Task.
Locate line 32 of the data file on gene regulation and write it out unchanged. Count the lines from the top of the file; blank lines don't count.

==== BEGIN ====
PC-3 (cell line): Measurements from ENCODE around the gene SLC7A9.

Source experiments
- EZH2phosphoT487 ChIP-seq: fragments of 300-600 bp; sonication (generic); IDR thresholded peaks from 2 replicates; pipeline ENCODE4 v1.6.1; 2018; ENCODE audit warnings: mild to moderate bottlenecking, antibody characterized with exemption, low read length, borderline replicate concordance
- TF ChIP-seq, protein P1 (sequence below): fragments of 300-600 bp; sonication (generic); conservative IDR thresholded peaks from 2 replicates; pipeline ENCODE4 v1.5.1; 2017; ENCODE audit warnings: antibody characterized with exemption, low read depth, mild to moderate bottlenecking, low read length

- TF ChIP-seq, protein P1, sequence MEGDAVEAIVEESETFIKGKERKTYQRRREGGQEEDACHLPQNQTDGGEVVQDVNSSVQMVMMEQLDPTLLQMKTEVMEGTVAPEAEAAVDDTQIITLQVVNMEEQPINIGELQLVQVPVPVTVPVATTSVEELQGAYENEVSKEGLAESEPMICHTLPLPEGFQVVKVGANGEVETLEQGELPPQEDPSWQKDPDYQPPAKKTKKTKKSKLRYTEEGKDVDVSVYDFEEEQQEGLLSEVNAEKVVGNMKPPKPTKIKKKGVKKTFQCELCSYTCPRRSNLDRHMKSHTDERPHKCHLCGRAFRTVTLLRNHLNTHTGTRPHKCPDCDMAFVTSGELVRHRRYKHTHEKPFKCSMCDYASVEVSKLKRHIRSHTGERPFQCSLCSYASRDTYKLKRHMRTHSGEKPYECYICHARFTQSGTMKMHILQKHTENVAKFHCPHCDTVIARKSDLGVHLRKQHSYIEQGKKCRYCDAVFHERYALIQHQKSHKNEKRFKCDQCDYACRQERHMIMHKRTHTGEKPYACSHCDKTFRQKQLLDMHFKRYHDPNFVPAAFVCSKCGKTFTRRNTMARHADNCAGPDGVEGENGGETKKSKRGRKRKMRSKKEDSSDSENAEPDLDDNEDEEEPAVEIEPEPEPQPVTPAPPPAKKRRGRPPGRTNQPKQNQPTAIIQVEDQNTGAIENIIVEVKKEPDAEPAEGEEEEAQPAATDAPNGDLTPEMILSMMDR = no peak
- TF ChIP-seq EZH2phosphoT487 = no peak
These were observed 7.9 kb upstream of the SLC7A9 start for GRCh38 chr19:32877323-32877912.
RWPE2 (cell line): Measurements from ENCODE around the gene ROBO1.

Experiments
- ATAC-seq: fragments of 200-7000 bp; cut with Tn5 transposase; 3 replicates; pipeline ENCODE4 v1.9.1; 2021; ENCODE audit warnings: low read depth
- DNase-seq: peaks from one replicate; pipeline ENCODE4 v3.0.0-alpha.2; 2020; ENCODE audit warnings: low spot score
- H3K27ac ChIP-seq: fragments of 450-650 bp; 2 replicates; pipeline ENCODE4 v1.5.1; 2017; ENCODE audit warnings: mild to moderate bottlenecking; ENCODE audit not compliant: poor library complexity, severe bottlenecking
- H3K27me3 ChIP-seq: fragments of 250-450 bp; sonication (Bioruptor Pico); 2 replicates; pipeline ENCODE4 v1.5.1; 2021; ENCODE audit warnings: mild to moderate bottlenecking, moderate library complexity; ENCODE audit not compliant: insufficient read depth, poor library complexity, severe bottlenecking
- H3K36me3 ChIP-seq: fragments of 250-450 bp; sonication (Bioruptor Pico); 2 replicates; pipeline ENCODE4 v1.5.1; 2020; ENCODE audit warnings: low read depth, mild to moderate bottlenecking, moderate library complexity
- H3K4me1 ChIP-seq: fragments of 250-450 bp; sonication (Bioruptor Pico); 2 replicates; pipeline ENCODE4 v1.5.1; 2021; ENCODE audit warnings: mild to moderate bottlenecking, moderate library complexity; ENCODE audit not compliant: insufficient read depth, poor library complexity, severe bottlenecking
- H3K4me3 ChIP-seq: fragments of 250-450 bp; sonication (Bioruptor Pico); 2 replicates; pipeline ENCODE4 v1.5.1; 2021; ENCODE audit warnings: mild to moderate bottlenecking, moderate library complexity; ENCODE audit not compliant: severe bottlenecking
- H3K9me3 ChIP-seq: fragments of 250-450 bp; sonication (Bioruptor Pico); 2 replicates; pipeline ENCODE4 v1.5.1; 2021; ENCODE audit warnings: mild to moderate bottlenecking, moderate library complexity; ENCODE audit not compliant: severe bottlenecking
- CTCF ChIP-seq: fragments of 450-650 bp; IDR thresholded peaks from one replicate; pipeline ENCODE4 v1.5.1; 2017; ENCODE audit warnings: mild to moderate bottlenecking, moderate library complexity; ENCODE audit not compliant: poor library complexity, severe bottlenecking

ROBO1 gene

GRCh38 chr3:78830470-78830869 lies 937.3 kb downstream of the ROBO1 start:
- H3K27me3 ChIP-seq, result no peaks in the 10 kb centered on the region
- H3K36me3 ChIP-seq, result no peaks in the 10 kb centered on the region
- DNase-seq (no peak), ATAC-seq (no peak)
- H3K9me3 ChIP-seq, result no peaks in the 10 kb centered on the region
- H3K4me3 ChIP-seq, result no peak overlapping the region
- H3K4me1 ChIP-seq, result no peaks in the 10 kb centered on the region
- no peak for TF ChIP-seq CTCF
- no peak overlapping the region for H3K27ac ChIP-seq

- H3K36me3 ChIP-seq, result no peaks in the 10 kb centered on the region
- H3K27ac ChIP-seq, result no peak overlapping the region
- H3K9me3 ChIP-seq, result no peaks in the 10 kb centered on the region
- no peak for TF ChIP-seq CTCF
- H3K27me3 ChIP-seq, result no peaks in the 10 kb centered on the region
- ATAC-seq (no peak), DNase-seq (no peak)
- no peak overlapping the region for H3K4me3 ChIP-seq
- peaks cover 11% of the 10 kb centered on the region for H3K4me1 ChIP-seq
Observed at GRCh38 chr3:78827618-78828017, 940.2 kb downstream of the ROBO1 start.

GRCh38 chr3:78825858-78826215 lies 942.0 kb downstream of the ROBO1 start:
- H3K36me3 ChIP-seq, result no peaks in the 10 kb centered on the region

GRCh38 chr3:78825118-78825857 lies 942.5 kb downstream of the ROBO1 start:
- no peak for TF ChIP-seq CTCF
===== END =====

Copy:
- no peak for TF ChIP-seq CTCF